When is the best time to fight fires?
Generally the heat of a summer day is not the best time to fight wildfires.
“We are pretty successful in the morning, late evening or overnight,” Lane said.
Are wildfires harder to battle in timber or grasslands?
Dry lightning puts dozens of fires on the landscape, Lane said, and weather is a major factor in their spread.
Wildfires in grassland tend to grow more quickly, and are more susceptible to expanding when there are high winds, Lane said. Fires in timberlands don’t grow as fast, but they are more difficult to extinguish.
“With grass, a little rain and it goes out,” Lane said.
How best to save houses when fires are close?
Lane said the building material used on a house, and the nearby vegetation, are big factors in determining if a house can be saved when fire approaches.
Houses with wooden roofs and lots of flammable vegetation around them are hardest to save. Usually a fire crew will spray water around a house to protect it.
Sometimes they will burn out the vegetation around a house to starve an approaching wildfire. If the homeowner keeps brush well away from a home prior to a fire that is a big help, Lane said.
Where do fire names come from?
Usually a fire is named by the first unit of firefighters on the scene. Most of the time the name reflects a nearby geographic feature, such as a creek or valley.
California’s massive Dixie Fire, for instance, was named after the road where it started on July 14.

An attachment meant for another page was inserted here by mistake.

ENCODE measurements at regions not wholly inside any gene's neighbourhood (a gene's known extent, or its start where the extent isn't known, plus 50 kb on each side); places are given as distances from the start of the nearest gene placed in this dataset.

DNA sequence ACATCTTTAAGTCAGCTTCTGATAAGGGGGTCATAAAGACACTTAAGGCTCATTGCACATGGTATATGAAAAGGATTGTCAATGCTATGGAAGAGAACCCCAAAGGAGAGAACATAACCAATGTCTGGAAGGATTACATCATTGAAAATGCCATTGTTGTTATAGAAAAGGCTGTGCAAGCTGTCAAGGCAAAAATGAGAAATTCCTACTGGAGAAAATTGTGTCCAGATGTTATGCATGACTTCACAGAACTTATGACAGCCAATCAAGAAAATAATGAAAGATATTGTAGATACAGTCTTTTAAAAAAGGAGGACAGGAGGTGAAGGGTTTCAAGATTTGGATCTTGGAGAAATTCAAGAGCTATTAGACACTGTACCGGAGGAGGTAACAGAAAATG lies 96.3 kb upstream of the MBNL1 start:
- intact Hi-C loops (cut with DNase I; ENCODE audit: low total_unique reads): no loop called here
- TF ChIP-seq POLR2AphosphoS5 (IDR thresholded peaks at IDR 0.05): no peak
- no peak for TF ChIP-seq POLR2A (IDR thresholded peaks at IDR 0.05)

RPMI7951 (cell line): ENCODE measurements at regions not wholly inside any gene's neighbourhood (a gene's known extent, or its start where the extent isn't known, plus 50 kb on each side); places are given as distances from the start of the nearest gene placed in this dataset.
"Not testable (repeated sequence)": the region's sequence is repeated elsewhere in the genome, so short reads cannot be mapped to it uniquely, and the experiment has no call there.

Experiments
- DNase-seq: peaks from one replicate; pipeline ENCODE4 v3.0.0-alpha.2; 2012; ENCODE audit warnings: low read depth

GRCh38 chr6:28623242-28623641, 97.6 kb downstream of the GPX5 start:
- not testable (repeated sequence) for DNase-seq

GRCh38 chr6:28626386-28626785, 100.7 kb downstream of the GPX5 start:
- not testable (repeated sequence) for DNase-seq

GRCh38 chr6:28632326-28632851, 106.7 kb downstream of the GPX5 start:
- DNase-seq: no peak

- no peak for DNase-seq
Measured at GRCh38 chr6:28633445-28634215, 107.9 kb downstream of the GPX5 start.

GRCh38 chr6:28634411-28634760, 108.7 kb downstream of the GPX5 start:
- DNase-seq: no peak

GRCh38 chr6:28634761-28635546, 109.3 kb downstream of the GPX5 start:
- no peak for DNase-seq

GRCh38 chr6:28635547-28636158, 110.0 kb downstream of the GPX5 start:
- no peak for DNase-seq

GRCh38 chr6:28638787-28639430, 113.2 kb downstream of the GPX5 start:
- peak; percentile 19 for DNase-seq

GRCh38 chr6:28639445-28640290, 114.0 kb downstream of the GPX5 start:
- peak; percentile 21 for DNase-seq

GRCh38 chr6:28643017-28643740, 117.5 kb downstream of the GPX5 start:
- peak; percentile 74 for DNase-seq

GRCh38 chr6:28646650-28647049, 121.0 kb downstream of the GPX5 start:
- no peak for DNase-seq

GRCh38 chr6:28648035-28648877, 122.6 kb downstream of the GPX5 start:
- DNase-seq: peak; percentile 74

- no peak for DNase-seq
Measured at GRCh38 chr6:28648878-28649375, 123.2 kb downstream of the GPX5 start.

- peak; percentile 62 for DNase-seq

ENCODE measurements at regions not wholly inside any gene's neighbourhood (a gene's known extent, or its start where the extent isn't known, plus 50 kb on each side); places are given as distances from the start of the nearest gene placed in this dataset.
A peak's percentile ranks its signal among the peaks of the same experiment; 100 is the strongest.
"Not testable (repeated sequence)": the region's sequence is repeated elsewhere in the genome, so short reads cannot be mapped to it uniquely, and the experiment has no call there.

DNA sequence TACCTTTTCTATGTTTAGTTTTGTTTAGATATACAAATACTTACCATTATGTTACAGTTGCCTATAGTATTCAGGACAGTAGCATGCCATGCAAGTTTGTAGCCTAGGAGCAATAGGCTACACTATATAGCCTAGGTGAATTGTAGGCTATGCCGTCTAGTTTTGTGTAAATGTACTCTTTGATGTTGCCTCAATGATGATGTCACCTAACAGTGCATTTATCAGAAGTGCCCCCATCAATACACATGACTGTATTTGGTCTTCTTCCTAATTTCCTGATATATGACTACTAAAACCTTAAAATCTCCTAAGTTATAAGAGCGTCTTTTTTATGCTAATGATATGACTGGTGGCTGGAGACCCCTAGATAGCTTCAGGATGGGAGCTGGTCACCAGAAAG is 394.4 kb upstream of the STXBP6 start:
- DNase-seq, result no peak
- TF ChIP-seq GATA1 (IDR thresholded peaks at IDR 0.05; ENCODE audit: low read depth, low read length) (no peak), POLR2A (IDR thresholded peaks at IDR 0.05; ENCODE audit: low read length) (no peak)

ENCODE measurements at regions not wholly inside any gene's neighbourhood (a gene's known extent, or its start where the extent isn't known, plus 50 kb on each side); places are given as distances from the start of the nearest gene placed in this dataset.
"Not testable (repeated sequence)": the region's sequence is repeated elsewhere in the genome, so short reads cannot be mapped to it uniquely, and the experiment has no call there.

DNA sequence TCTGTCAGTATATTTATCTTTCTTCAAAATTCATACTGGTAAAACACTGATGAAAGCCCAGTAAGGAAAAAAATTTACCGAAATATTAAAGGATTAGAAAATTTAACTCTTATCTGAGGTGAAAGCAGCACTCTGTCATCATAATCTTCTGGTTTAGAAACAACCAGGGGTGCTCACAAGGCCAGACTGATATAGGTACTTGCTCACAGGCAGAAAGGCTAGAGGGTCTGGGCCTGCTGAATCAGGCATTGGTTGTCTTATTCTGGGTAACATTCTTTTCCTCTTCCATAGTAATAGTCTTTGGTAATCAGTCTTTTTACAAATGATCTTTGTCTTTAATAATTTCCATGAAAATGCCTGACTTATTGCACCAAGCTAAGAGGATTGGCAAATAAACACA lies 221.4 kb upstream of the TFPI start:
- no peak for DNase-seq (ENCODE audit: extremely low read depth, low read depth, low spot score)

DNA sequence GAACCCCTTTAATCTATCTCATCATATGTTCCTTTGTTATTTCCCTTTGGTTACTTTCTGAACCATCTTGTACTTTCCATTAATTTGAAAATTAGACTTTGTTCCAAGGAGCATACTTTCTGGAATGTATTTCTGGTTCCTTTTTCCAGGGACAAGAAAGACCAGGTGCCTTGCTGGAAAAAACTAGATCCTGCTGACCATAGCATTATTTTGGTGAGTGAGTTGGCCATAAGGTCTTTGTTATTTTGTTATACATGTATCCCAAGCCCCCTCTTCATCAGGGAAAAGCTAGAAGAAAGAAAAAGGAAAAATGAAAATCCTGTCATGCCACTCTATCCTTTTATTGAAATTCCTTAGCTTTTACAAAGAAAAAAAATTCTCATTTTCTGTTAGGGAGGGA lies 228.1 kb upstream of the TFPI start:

Why do firefighters spend so much time digging lines?
“Every fire has to have a dirt trail around it,” Lane said. “That’s to separate the fuel from the fire.”
Firefighters also get help when the flames burn toward a river, a rocky area or a road. “Separating fuel from fire is what stops them,” he said.
Who leads the firefighting effort?
Wildfires get one of five ratings, with Type 5 the least dangerous and Type 1 the most dangerous. More than 95% of all fires are smaller Type 4 or 5 wildfires and are quickly put out by local firefighters.
Larger fires, like the ones the Washington state Department of Natural Resources responds to, are assigned an incident commander, said Janet Pearce, agency spokeswoman.
The commander creates a set of objectives, which guides the command and general staff. An operations section chief then devises the strategy for the operational firefighting effort.
When are residents told to evacuate?
Emergency managers consider fire behavior, predicted weather and the amount of time it will take to evacuate, when making the decision to order people to leave, Lane said.
They also consider the availability of shelters and the potential for harm or loss of human life.
Occasionally, an order is given to “shelter in place.” This is typically done when there is either no time to escape an oncoming fire, or it would be more hazardous to evacuate than remain in place, he said.